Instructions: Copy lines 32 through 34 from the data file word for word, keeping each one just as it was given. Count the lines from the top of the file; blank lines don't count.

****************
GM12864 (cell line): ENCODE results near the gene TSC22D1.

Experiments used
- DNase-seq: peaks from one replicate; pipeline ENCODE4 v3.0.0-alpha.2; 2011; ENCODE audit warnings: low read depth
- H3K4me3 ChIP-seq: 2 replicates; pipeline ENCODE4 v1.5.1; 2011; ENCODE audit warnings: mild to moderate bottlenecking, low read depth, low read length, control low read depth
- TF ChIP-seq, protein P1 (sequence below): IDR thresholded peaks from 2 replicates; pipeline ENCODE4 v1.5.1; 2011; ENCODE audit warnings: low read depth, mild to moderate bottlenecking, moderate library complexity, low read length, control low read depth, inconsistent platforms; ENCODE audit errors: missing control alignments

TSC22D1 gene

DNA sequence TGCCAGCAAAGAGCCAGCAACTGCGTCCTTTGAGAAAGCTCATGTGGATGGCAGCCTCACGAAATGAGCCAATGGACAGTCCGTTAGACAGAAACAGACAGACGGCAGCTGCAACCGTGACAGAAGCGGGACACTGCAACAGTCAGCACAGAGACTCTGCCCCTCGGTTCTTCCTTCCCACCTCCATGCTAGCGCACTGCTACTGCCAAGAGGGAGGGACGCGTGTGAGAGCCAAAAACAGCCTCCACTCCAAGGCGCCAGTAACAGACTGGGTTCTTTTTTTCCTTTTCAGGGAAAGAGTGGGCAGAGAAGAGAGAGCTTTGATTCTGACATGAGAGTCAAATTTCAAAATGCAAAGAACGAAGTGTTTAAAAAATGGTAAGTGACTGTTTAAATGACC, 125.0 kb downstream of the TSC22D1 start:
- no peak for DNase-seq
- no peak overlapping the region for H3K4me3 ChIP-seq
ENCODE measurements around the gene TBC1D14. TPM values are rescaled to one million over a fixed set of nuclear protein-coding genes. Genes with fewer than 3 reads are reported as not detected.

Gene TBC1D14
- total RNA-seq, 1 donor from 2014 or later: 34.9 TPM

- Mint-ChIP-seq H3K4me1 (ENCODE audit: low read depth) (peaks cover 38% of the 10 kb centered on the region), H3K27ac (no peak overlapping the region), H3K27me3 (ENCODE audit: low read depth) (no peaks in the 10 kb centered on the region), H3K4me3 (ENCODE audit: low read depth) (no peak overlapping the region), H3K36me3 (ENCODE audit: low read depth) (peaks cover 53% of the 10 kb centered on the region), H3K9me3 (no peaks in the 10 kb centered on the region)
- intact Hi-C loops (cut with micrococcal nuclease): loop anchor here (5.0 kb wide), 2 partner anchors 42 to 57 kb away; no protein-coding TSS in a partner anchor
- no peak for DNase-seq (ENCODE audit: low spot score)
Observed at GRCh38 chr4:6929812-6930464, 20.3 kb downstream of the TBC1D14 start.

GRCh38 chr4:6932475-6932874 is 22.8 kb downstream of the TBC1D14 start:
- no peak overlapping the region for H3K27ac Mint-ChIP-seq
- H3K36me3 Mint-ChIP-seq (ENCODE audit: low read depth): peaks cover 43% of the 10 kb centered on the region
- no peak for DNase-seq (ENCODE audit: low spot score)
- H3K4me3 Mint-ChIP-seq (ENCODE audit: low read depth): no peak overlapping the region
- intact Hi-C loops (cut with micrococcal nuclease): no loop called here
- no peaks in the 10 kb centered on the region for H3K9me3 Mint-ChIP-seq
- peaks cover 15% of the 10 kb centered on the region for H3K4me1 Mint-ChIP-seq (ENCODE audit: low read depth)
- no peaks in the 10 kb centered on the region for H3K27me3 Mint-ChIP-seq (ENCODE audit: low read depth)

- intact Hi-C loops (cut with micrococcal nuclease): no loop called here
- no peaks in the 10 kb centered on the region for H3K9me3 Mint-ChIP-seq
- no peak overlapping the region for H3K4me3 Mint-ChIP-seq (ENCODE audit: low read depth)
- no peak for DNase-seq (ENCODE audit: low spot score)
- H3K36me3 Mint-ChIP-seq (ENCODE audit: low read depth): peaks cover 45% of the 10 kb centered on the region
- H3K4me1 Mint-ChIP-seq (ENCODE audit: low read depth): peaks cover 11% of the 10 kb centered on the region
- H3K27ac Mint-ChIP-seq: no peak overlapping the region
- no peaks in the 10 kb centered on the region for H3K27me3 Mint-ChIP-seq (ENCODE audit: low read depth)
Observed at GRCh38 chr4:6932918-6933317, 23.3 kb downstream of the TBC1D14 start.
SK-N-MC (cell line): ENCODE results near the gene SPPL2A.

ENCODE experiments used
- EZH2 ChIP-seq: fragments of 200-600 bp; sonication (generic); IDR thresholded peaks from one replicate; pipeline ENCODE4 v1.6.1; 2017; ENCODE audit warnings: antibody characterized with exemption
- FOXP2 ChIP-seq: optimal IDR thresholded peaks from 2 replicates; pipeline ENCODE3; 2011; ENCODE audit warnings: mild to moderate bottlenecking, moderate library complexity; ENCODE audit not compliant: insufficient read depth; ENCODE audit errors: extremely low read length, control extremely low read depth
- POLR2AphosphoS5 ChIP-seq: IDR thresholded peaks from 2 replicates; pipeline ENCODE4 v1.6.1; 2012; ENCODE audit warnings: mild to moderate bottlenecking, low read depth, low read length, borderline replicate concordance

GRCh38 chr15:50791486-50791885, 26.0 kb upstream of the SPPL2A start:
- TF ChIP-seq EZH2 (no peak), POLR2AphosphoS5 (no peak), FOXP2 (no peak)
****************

- H3K27ac Mint-ChIP-seq: no peak overlapping the region
- no peaks in the 10 kb centered on the region for H3K27me3 Mint-ChIP-seq (ENCODE audit: low read depth)
Observed at GRCh38 chr4:6932918-6933317, 23.3 kb downstream of the TBC1D14 start.